It sure will
Should but won't
Best Argument: Should but won't
Audience Favored: It sure will (75%)
New social norms
Jason Perlow: Wearable computing has been part of the holy grail of the pursuit towards integration of information science with human interface devices. We've seen its use described in popular science-fiction novels and shown in movies/television (like Star Wars and Star Trek) and its been the fodder of futurists for longer than I can possibly remember.
There's no question that these devices will be used extensively, particularly in vertical markets for specific types of applications where hands-free computing has distinct advantages, such in the medical and military fields as well as breaking news reporting. But products like Google Glass will face numerous adoption challenges because they present issues in any number of social situations where privacy or desire to be "off the record" is most cherished.
Glass and similar products that enter the market because of their potential for recording images and video in a stealthy fashion will be unwelcome anywhere that large numbers of people gather and expect some degree of privacy, and new social norms will have to be developed for their use as well as establishment of etiquette for obtaining the consent of those being recorded.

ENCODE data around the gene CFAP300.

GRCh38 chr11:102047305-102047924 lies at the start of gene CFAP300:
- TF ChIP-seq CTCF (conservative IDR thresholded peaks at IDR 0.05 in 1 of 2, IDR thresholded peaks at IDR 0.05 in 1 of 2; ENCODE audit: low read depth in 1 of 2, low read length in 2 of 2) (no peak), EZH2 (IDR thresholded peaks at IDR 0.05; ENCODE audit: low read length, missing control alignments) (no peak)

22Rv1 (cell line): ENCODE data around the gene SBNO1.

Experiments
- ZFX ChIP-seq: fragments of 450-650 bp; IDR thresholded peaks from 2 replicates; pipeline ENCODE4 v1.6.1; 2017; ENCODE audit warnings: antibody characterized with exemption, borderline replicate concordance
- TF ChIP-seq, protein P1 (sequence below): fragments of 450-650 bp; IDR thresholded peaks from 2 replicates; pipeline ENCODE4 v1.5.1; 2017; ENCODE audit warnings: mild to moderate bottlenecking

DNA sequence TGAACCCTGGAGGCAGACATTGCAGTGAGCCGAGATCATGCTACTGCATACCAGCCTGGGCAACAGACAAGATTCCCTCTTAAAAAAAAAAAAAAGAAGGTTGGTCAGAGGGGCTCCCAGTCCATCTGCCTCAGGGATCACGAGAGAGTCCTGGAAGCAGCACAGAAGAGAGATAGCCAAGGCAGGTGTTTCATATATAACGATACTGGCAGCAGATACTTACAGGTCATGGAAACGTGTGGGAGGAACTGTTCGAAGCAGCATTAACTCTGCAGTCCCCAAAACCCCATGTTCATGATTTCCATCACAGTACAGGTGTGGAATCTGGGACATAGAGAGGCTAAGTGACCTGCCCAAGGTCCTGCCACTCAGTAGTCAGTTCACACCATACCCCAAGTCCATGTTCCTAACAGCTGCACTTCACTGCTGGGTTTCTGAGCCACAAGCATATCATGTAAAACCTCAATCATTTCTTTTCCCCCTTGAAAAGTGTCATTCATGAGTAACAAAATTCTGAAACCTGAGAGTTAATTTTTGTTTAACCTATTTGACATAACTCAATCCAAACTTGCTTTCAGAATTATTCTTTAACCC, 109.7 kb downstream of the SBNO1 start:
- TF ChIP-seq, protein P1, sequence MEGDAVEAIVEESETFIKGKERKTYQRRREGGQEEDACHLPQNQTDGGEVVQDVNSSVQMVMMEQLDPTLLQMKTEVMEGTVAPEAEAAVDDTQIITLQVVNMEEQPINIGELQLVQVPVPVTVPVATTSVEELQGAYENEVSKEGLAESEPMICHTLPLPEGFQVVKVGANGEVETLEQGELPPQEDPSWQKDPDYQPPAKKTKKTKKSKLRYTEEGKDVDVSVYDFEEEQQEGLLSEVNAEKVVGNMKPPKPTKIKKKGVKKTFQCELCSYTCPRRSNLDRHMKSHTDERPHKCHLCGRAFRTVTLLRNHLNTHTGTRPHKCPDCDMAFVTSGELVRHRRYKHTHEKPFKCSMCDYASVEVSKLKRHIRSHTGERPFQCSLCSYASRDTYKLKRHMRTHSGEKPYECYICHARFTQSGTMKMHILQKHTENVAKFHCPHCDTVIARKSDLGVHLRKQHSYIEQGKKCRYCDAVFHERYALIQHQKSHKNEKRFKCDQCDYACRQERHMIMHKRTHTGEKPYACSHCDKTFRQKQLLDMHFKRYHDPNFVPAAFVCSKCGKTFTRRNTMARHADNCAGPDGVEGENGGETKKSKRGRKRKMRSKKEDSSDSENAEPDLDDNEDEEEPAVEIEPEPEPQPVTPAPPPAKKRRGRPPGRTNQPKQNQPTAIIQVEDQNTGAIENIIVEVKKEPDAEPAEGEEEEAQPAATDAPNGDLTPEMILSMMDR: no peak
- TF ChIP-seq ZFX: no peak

We won't think twice
Ben Woods: Google Glass in undoubtedly an invasion of privacy. But, however how much noise the man on the street makes, will Google's Glass be welcomed by the buying public? Absolutely. Despite the numerous potential security concerns around Glass, it's price, not privacy, that will determine whether the networked specs will ultimately succeed or fail.
In a world where people have come to expect something for nothing, we've become far too used to putting the convenience of a service above any potential privacy concerns. I'll bet you're no exception: you almost certainly clicked 'accept' without reading the security permissions for that last app you installed, and the email, social networking sites and web apps you use today are likely to be free because you are the product - we're pretty comfortable with giving up our privacy if it's convenient or 'cool' enough.
Think about it like CCTV - there was a time when people declared it the death of privacy, and regardless of whether that was true (then or now), it's now a part of everyday life that we don't think twice about. Ultimately, that's what Google Glass will become.